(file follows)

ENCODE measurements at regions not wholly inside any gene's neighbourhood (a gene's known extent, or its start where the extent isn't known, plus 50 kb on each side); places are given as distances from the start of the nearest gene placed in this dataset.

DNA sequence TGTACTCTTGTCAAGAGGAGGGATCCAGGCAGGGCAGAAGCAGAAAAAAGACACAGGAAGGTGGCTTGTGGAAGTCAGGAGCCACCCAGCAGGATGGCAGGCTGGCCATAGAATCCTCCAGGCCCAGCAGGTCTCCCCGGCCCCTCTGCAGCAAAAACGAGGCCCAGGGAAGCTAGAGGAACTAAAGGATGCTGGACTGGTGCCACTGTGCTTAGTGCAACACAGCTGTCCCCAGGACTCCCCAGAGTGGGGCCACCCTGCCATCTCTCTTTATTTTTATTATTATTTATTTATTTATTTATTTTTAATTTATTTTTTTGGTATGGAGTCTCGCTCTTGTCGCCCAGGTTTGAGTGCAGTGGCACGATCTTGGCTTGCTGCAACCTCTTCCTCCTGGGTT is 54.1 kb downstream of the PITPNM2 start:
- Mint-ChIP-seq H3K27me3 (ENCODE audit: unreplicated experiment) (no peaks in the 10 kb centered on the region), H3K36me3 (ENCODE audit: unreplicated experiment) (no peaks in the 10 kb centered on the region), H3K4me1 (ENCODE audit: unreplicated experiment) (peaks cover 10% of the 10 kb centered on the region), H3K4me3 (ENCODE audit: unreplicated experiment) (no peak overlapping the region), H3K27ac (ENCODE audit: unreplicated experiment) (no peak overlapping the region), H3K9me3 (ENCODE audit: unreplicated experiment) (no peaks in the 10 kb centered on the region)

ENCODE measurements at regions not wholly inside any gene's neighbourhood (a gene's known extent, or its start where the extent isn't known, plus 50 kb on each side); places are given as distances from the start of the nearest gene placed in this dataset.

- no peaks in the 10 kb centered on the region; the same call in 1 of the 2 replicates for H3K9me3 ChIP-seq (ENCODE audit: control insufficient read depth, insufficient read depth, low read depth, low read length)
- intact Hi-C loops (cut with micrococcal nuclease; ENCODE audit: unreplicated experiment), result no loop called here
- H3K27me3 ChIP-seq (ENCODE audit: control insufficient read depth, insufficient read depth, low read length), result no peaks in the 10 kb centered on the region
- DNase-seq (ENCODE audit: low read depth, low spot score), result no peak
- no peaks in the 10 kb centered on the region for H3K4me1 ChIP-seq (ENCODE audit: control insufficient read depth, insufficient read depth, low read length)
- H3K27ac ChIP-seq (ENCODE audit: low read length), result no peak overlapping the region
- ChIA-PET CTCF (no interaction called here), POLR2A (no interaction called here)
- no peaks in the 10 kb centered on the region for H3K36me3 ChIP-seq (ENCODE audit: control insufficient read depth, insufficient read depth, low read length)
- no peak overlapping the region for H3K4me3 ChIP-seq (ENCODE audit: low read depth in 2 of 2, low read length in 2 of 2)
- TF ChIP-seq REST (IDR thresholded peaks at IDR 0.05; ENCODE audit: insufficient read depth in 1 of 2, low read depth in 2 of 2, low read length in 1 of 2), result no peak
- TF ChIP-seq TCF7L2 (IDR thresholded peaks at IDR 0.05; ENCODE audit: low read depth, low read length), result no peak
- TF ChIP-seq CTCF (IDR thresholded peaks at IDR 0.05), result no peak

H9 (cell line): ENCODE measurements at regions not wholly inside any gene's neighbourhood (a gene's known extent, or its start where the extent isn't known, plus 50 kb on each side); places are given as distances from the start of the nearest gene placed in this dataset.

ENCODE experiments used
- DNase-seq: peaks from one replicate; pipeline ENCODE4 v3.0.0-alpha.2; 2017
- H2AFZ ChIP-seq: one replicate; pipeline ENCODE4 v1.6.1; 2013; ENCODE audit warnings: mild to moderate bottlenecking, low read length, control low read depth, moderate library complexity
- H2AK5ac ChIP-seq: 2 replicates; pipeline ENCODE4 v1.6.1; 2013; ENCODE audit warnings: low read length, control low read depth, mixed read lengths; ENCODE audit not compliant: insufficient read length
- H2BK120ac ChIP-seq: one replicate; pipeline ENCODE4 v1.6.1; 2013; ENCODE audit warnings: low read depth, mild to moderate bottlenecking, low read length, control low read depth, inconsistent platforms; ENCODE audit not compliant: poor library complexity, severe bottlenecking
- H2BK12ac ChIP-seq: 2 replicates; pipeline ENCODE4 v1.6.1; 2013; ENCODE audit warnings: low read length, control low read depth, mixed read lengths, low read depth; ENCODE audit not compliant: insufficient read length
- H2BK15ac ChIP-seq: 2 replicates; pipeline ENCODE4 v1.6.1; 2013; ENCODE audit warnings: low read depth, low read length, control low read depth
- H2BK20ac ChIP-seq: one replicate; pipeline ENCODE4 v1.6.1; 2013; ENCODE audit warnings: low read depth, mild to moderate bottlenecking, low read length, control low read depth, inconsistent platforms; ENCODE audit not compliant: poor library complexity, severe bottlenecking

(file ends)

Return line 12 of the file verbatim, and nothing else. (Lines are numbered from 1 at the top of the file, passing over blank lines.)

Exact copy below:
- no peaks in the 10 kb centered on the region for H3K36me3 ChIP-seq (ENCODE audit: control insufficient read depth, insufficient read depth, low read length)